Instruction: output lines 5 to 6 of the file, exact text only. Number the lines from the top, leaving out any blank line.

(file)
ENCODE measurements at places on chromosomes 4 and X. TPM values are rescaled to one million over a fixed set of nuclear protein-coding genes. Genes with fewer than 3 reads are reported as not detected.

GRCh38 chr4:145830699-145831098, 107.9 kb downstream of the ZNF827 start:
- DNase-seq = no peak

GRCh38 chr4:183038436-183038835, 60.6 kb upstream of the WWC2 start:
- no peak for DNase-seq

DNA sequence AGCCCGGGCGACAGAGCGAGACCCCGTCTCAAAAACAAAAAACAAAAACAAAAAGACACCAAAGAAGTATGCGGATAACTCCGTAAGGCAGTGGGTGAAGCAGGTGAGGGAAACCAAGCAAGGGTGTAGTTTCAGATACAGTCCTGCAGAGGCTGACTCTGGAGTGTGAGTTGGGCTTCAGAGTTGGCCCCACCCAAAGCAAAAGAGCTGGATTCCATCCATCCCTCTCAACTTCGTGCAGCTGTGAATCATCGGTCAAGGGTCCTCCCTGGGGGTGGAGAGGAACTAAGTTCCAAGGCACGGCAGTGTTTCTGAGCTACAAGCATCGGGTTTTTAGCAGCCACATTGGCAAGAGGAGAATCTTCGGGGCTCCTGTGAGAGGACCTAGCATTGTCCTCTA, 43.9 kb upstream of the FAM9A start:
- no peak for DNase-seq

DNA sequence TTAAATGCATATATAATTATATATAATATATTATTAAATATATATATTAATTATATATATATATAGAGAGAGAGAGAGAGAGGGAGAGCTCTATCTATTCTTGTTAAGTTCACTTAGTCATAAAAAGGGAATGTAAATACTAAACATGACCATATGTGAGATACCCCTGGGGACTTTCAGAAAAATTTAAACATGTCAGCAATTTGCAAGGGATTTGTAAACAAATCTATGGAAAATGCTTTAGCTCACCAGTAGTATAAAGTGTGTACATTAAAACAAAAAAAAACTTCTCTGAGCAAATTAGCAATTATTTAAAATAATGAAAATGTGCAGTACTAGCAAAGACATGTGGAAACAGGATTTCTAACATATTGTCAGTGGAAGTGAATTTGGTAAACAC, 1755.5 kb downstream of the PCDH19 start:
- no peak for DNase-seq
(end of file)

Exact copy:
- no peak for DNase-seq

DNA sequence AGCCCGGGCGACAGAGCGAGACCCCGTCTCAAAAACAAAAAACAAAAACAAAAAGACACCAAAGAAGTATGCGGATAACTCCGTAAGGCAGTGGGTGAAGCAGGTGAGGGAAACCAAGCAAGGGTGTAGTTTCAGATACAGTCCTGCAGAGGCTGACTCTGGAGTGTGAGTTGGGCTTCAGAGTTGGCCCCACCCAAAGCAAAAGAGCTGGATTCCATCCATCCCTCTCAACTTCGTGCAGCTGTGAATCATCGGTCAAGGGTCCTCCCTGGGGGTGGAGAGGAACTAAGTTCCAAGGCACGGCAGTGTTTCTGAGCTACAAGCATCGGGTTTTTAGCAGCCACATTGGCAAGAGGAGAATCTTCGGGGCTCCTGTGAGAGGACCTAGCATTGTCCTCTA, 43.9 kb upstream of the FAM9A start: